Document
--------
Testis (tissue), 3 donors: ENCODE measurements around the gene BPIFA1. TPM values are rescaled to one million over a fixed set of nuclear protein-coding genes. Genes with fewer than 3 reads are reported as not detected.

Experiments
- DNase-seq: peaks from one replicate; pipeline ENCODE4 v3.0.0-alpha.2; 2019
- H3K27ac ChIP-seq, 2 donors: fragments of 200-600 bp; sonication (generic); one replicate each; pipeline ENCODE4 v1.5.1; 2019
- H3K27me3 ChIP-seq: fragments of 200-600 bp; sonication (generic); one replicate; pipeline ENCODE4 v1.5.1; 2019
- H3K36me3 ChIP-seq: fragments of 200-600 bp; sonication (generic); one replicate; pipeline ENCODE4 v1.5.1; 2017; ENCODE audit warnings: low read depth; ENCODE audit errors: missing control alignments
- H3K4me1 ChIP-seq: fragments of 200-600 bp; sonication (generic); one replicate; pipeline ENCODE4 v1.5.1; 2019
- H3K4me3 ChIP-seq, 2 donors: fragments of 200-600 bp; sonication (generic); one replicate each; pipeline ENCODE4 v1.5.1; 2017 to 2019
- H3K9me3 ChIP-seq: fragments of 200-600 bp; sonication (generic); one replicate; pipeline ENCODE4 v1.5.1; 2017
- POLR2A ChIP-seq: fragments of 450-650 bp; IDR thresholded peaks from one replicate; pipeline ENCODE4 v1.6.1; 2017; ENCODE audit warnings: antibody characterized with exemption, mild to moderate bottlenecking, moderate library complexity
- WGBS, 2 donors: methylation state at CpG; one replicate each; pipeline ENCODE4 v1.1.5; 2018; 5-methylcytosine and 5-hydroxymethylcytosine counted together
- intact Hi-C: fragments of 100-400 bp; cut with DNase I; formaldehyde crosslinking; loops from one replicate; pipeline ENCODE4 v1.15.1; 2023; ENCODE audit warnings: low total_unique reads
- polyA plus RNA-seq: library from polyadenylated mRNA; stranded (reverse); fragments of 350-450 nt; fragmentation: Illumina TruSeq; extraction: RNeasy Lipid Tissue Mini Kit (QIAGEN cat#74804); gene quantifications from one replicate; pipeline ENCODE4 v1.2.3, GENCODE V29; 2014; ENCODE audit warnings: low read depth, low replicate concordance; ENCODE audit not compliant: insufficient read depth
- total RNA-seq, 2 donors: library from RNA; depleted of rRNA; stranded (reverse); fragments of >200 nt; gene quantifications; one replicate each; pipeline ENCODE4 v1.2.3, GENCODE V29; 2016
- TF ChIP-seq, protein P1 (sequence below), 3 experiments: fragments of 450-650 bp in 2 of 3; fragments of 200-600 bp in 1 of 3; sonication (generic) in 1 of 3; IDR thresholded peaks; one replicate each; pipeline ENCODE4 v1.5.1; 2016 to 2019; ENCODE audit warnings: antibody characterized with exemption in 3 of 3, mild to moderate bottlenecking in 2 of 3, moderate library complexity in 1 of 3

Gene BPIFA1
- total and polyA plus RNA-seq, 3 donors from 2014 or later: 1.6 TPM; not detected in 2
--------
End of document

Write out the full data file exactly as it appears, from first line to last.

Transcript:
Testis (tissue), 3 donors: ENCODE measurements around the gene BPIFA1. TPM values are rescaled to one million over a fixed set of nuclear protein-coding genes. Genes with fewer than 3 reads are reported as not detected.

Experiments
- DNase-seq: peaks from one replicate; pipeline ENCODE4 v3.0.0-alpha.2; 2019
- H3K27ac ChIP-seq, 2 donors: fragments of 200-600 bp; sonication (generic); one replicate each; pipeline ENCODE4 v1.5.1; 2019
- H3K27me3 ChIP-seq: fragments of 200-600 bp; sonication (generic); one replicate; pipeline ENCODE4 v1.5.1; 2019
- H3K36me3 ChIP-seq: fragments of 200-600 bp; sonication (generic); one replicate; pipeline ENCODE4 v1.5.1; 2017; ENCODE audit warnings: low read depth; ENCODE audit errors: missing control alignments
- H3K4me1 ChIP-seq: fragments of 200-600 bp; sonication (generic); one replicate; pipeline ENCODE4 v1.5.1; 2019
- H3K4me3 ChIP-seq, 2 donors: fragments of 200-600 bp; sonication (generic); one replicate each; pipeline ENCODE4 v1.5.1; 2017 to 2019
- H3K9me3 ChIP-seq: fragments of 200-600 bp; sonication (generic); one replicate; pipeline ENCODE4 v1.5.1; 2017
- POLR2A ChIP-seq: fragments of 450-650 bp; IDR thresholded peaks from one replicate; pipeline ENCODE4 v1.6.1; 2017; ENCODE audit warnings: antibody characterized with exemption, mild to moderate bottlenecking, moderate library complexity
- WGBS, 2 donors: methylation state at CpG; one replicate each; pipeline ENCODE4 v1.1.5; 2018; 5-methylcytosine and 5-hydroxymethylcytosine counted together
- intact Hi-C: fragments of 100-400 bp; cut with DNase I; formaldehyde crosslinking; loops from one replicate; pipeline ENCODE4 v1.15.1; 2023; ENCODE audit warnings: low total_unique reads
- polyA plus RNA-seq: library from polyadenylated mRNA; stranded (reverse); fragments of 350-450 nt; fragmentation: Illumina TruSeq; extraction: RNeasy Lipid Tissue Mini Kit (QIAGEN cat#74804); gene quantifications from one replicate; pipeline ENCODE4 v1.2.3, GENCODE V29; 2014; ENCODE audit warnings: low read depth, low replicate concordance; ENCODE audit not compliant: insufficient read depth
- total RNA-seq, 2 donors: library from RNA; depleted of rRNA; stranded (reverse); fragments of >200 nt; gene quantifications; one replicate each; pipeline ENCODE4 v1.2.3, GENCODE V29; 2016
- TF ChIP-seq, protein P1 (sequence below), 3 experiments: fragments of 450-650 bp in 2 of 3; fragments of 200-600 bp in 1 of 3; sonication (generic) in 1 of 3; IDR thresholded peaks; one replicate each; pipeline ENCODE4 v1.5.1; 2016 to 2019; ENCODE audit warnings: antibody characterized with exemption in 3 of 3, mild to moderate bottlenecking in 2 of 3, moderate library complexity in 1 of 3

Gene BPIFA1
- total and polyA plus RNA-seq, 3 donors from 2014 or later: 1.6 TPM; not detected in 2